I'd say throw the thing away. Just another piece of glass to muck
things up. I've never believed in 'em and have never bounced a lens
into anything.
Anonymous
September 3, 2005 9:54:08 PM

Archived from groups: rec.photo.digital.slr-systems (More info?)

Andy Piper <andy.piper@freeuk.com> wrote:

> When I purchased my 350d a few months ago, the dealer recommended that I
> get a Skylight filter to protect the lens. Being new to SLR photography
> I took the advice offered!
>
> Since then I've read various articles about whether to keep a skylight
> filter on the lens at all. For now I'm sticking with the idea of having
> a filter in place most of the time for protection to the main lens.
>
> The other day I popped into a local independent dealer and got chatting
> to the lad behind the desk. He told me that skylight filters don't work
> well with digital SLRs (adding that they can give a blue cast), and that
> I should use a UV filter as day-to-day protection instead.
>
> Can anyone help me get to the bottom of this? I'm a bit confused and not
> sure which dealer is giving accurate advice!

A skylight filter *will* work on a DSLR, but it's not always appropriate
because it gives an orange tint. It corrects for bluish light sources,
or certain light sources used with certain types of film.

Skylight is good for what it's good for: 'Warming up' a scene. You might
confuse the auto white balance by using it, however. Your camera might
correct for it's effects, whether you want it to or not.
Anonymous
September 3, 2005 9:54:09 PM

Archived from groups: rec.photo.digital.slr-systems (More info?)

Randall Ainsworth wrote:
> In article <8r0pu2-f3v.ln1@phoenix.babylon5>, Andy Piper
> <andy.piper@freeuk.com> wrote:
>
>
>>The other day I popped into a local independent dealer and got chatting
>>to the lad behind the desk. He told me that skylight filters don't work
>>well with digital SLRs (adding that they can give a blue cast), and that
>>I should use a UV filter as day-to-day protection instead.
>
>
> How does a slightly reddish filter give a blue cast?
>
>
>>Can anyone help me get to the bottom of this? I'm a bit confused and not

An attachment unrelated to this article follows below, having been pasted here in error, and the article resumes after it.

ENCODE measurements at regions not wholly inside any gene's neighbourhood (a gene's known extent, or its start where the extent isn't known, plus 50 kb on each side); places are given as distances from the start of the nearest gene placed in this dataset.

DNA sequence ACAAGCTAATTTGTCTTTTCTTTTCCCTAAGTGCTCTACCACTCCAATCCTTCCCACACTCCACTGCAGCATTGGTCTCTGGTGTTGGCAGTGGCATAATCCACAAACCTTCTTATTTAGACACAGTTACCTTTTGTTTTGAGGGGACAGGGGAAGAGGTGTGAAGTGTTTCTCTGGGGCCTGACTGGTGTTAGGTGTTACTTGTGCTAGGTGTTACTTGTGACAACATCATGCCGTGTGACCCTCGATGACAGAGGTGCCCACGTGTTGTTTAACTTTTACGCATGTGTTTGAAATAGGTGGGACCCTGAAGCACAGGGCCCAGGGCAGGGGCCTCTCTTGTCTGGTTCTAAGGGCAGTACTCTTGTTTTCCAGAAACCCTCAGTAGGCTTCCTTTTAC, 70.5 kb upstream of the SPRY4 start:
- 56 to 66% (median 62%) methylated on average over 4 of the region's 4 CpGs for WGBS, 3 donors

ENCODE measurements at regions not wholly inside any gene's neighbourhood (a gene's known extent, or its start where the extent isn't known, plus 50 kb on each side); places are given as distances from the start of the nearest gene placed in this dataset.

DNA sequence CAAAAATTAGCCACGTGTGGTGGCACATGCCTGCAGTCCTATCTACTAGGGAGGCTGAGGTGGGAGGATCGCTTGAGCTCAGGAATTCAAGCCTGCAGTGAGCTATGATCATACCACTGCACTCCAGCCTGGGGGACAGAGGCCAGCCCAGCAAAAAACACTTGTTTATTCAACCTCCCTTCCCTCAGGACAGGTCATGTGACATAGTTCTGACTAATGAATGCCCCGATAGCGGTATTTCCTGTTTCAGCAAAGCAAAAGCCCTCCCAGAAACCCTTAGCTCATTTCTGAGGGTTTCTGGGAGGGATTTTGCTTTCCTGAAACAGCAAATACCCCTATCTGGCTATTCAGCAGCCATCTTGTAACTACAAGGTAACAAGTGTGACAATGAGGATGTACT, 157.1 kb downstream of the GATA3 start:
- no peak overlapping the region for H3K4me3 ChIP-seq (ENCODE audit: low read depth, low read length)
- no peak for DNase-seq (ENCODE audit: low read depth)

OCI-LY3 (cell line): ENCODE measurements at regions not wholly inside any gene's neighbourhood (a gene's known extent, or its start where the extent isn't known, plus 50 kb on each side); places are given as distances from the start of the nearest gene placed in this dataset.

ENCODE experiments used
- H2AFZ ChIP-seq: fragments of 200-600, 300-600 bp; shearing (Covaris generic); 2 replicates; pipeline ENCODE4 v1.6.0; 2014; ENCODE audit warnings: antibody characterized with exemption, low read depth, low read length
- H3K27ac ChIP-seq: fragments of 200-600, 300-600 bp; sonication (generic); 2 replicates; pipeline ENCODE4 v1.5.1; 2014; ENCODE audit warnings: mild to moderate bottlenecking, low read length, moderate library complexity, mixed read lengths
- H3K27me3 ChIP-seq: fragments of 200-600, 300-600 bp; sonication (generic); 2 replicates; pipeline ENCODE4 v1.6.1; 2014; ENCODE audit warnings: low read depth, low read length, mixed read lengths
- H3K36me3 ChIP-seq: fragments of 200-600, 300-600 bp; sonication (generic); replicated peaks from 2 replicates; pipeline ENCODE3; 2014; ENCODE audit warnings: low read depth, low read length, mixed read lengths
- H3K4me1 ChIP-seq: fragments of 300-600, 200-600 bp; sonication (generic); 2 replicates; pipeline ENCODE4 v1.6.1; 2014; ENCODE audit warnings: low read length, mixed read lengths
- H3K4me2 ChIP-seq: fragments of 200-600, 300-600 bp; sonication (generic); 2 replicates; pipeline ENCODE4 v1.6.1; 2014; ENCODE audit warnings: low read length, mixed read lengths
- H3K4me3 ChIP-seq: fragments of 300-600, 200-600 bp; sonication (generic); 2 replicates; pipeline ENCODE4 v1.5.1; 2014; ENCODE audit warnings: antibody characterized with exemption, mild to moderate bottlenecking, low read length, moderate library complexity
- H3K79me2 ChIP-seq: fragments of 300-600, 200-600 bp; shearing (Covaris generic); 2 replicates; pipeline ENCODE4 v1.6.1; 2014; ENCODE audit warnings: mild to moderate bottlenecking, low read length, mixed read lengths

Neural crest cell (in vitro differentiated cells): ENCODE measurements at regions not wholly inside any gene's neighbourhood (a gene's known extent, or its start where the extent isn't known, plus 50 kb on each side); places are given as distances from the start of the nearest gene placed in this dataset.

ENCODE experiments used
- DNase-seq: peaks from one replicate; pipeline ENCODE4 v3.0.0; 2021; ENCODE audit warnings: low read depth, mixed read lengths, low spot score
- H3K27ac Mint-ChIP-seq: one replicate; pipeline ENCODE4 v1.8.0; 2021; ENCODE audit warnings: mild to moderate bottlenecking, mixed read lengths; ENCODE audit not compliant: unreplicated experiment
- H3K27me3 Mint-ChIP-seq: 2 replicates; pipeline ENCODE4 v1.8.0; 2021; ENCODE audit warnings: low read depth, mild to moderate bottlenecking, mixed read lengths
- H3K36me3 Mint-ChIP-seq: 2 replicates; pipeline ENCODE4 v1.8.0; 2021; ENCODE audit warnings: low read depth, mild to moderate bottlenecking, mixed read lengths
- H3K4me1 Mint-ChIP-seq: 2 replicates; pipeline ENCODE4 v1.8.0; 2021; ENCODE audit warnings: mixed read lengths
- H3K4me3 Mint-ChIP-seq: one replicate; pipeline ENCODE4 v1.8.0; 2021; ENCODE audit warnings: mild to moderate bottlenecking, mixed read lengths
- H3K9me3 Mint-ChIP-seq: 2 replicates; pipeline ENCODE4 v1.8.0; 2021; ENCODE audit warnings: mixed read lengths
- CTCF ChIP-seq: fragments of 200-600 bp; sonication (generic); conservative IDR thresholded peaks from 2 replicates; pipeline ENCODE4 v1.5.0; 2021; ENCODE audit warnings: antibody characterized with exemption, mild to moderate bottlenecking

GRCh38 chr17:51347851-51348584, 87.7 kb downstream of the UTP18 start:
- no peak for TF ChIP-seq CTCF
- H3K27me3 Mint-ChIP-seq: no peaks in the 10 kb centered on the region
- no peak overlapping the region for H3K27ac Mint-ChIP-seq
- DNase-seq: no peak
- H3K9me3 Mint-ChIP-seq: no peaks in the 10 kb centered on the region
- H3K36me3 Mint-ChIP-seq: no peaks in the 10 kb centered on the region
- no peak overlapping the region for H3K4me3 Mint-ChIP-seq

>>sure which dealer is giving accurate advice!
>
>
> I'd say throw the thing away. Just another piece of glass to muck
> things up. I've never believed in 'em and have never bounced a lens
> into anything.

I wouldn't throw it away. Keep it in your bag for those times when you
are shooting around sticky fingered children who feel the need to reach
out and touch your lenses.

ALV
September 3, 2005 11:25:49 PM

Archived from groups: rec.photo.digital.slr-systems (More info?)

On Sat, 03 Sep 2005 17:54:07 +0100, Andy Piper <andy.piper@freeuk.com>
wrote:

>When I purchased my 350d a few months ago, the dealer recommended that I
>get a Skylight filter to protect the lens. Being new to SLR photography
>I took the advice offered!
>
>Since then I've read various articles about whether to keep a skylight
>filter on the lens at all. For now I'm sticking with the idea of having
>a filter in place most of the time for protection to the main lens.
>
>The other day I popped into a local independent dealer and got chatting
>to the lad behind the desk. He told me that skylight filters don't work
>well with digital SLRs (adding that they can give a blue cast), and that
>I should use a UV filter as day-to-day protection instead.
>
>Can anyone help me get to the bottom of this? I'm a bit confused and not
>sure which dealer is giving accurate advice!
>
>Thanks
>
>Andy

IMO, they should simply offer coated clear glass nowadays.
Neither skylight nor UV rejection is needed and skylights
cost you about a half f-stop in light throughput.
Also, when dealing with high brightness point sources, filters, no
matter how well coated can cause unwanted reflections so remove the
filter when shooting under those circumstances.
-Rich
Anonymous
September 4, 2005 4:56:56 AM

Archived from groups: rec.photo.digital.slr-systems (More info?)

Thanks for all the advice - sounds like I should seriously consider
ditching the filters. I'm still interested in the difference between
skylight and UV though - no-one mentioned that skylight has a warm-up
effect when I was making my initial purchase, for example. What about UV?

--
Andy Piper - Farnborough, Hampshire (UK)
http://jumpgate.homelinux.net/
Anonymous
September 4, 2005 4:56:57 AM

Archived from groups: rec.photo.digital.slr-systems (More info?)

"Andy Piper" <andy.piper@freeuk.com> wrote in message
news:p an.2005.09.03.23.56.56.583870@freeuk.com...
> Thanks for all the advice - sounds like I should seriously consider
> ditching the filters. I'm still interested in the difference between
> skylight and UV though - no-one mentioned that skylight has a warm-up
> effect when I was making my initial purchase, for example. What about UV?
>


Before you decide to ditch the filter, here's my story.